It’s a brand new year and a time when resolutions are made. And if you are any thing like me, you probably have made many many resolutions. For instance, as I started writing this post I intended to discuss my New Year resolutions to maintain my blog up to date and so on. Then I started wondering about all those forgotten resolutions of past New Years. I finally came to the conclusion that this year I will not make resolutions but will focus on specific areas such as my blog. This led me to the topic of this post which is about areas to focus on in regards to your health instead of making resolutions.
So here is a list of areas to focus on to improve or maintain one’s health status:
1). Annual physical examination
2.) Regular dental examinations
3.) Eye examination
4.) Maintain immunizations up to date
5.) Regularly reconcile medication list
Bear in mind, this list is not all inclusive, but it is a great start to a healthier year. Now, I will work on my focus areas to maintain the Hispanic Latino Health blog.
Happy New Year!
A closer look at Hispanic Latino Health’s first year in the blogosphere!
The stats helper monkeys at WordPress.com mulled over how this blog did in 2010, and here’s a high level summary of its overall blog health:
The Blog-Health-o-Meter™ reads This blog is doing awesome!.
A Boeing 747-400 passenger jet can hold 416 passengers. This blog was viewed about 1,700 times in 2010. That’s about 4 full 747s.
In 2010, there were 6 new posts, not bad for the first year! There were 23 pictures uploaded, taking up a total of 4mb. That’s about 2 pictures per month.
The busiest day of the year was March 25th with 132 views. The most popular post that day was Disclaimer.
Where did they come from?
The top referring sites in 2010 were twitter.com, WordPress Dashboard, blogadera.com, minoritynurse.com, and hon.ch.
Some visitors came searching, mostly for hispanic latino health, latino health blog, rosita rodriguez, hispaniclatinohealth.com, and hispanic health.
Attractions in 2010
These are the posts and pages that got the most views in 2010.
Disclaimer March 2010
About March 2010
Contact March 2010
Links to Health Websites March 2010
Greetings and Salutations March 2010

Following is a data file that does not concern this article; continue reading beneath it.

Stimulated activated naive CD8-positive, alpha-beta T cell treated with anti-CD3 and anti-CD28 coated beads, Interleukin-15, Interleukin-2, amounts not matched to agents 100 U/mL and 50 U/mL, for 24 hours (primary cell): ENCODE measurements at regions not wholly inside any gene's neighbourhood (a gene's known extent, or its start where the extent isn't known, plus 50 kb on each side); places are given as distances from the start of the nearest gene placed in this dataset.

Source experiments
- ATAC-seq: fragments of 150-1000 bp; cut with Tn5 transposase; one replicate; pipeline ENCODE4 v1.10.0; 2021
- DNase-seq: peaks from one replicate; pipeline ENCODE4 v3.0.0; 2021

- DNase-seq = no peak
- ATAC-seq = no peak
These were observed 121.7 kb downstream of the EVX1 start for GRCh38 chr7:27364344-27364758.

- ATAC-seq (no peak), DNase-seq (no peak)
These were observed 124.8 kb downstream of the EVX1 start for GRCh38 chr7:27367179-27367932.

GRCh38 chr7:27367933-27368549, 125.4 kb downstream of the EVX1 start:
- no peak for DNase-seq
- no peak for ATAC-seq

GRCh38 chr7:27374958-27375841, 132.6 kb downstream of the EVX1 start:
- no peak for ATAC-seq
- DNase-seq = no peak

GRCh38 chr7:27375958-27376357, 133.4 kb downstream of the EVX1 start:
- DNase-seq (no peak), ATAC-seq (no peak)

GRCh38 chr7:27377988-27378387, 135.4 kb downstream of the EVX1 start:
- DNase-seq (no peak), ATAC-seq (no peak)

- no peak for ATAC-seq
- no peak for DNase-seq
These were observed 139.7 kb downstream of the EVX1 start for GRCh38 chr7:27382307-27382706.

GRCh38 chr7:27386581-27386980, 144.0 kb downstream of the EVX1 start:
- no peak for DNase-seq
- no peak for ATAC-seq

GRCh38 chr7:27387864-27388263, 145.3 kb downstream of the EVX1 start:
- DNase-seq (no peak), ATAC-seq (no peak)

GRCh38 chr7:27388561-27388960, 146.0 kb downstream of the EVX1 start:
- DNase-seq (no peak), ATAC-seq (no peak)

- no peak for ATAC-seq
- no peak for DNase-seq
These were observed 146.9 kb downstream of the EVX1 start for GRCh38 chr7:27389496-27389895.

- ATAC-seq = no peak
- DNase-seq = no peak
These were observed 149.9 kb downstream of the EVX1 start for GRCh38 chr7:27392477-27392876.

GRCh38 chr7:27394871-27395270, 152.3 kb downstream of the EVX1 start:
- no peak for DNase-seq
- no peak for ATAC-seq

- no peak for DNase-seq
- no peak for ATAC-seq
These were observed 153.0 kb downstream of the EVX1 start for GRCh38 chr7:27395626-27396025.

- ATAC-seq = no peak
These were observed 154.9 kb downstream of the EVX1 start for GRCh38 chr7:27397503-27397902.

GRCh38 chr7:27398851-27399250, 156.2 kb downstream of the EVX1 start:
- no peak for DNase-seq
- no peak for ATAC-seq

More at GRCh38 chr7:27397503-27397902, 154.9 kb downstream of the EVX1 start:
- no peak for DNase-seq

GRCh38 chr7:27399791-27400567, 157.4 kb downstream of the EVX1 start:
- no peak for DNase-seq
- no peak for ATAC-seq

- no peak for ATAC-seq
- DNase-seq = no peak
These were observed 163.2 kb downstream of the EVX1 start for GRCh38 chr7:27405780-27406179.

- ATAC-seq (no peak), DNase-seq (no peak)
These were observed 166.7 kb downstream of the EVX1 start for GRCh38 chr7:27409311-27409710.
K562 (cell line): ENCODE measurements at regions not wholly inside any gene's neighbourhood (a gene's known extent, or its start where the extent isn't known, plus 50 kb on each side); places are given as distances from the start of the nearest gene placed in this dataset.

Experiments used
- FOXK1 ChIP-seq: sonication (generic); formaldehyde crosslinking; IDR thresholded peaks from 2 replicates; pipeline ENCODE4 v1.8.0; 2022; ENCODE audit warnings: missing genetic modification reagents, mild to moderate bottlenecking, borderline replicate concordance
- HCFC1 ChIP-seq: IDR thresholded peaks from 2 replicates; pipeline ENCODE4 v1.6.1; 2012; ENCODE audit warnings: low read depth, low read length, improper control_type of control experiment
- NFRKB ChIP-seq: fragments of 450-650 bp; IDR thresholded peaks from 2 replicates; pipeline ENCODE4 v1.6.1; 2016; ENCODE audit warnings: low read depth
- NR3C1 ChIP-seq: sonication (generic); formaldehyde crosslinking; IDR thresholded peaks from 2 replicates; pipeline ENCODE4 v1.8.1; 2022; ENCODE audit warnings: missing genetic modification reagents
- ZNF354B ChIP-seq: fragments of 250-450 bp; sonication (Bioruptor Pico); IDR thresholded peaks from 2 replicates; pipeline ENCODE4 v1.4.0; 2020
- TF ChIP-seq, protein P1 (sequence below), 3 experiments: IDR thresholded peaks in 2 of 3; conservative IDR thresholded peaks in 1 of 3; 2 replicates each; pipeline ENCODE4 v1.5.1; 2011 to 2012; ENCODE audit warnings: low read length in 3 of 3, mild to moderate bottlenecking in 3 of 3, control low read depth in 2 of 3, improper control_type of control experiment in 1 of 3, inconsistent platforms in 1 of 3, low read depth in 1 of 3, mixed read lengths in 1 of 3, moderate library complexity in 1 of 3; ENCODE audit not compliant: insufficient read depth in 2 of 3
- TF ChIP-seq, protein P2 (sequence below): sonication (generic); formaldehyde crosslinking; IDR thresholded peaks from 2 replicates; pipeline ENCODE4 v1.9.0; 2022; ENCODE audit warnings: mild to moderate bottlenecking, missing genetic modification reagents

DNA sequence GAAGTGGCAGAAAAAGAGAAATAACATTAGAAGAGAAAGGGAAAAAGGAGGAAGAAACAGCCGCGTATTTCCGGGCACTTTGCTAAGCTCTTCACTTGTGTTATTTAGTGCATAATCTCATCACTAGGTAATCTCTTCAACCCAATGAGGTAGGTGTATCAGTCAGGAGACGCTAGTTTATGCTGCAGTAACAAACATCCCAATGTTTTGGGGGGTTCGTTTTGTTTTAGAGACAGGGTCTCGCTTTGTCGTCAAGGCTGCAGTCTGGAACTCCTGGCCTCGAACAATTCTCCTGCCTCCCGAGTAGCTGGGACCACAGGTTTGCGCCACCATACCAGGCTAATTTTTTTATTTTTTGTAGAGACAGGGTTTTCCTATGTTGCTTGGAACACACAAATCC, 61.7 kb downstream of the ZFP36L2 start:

Let’s talk about two key words used to describe body weight. These terms are overweight and obesity. In addition, let’s discuss how the terms are defined.
First, we will talk about the term overweight. Overweight is a state in which a person weighs too much. It is important to note that this state includes weight from fat, muscle, bone, and body water (MedlinePlus, 2009). In adults, overweight can be further defined as having a body mass index (BMI) of 25.0 to 29.9 (CDC, 2010).
The second word to explore is obesity. Obesity is a condition defined as having too much body fat (MedlinePlus, 2009). This definition does not take into consideration other factors that may increase weight. In adults, obesity can be further defined as having a BMI of 30 or higher (CDC, 2010).
An important point to be aware of is, BMI does not measure body fat directly (CDC, 2010).
Weight Management Resources on the Web:
The Obesity Society: http://www.obesity.org/
Weight Control Information Network: http://win.niddk.nih.gov/index.htm
Center for Disease Control and Prevention. (2010). Defining overweight and obesity. Retrieved from http://www.cdc.gov/obesity/defining.html
MedlinePlus. (2009). Obesity. Retrieved from http://www.nlm.nih.gov/medlineplus/obesity.html
Let’s talk about the highs and lows of blood glucose or sugar. There are two important words to know which are associated with diabetes. These terms are hyperglycemia and hypoglycemia.
First, we will explore hyperglycemia. This term is used to describe an abnormally high blood glucose level. This can further be divided into fasting and postprandial high blood glucose. For instance, fasting hyperglycemia occurs when there is a high blood glucose level although a person has not had any food for about eight hours. Postprandial hyperglycemia occurs when a person has a high blood sugar level after an hour or two of eating a meal (National Diabetes Information Clearinghouse [NDIC], 2009).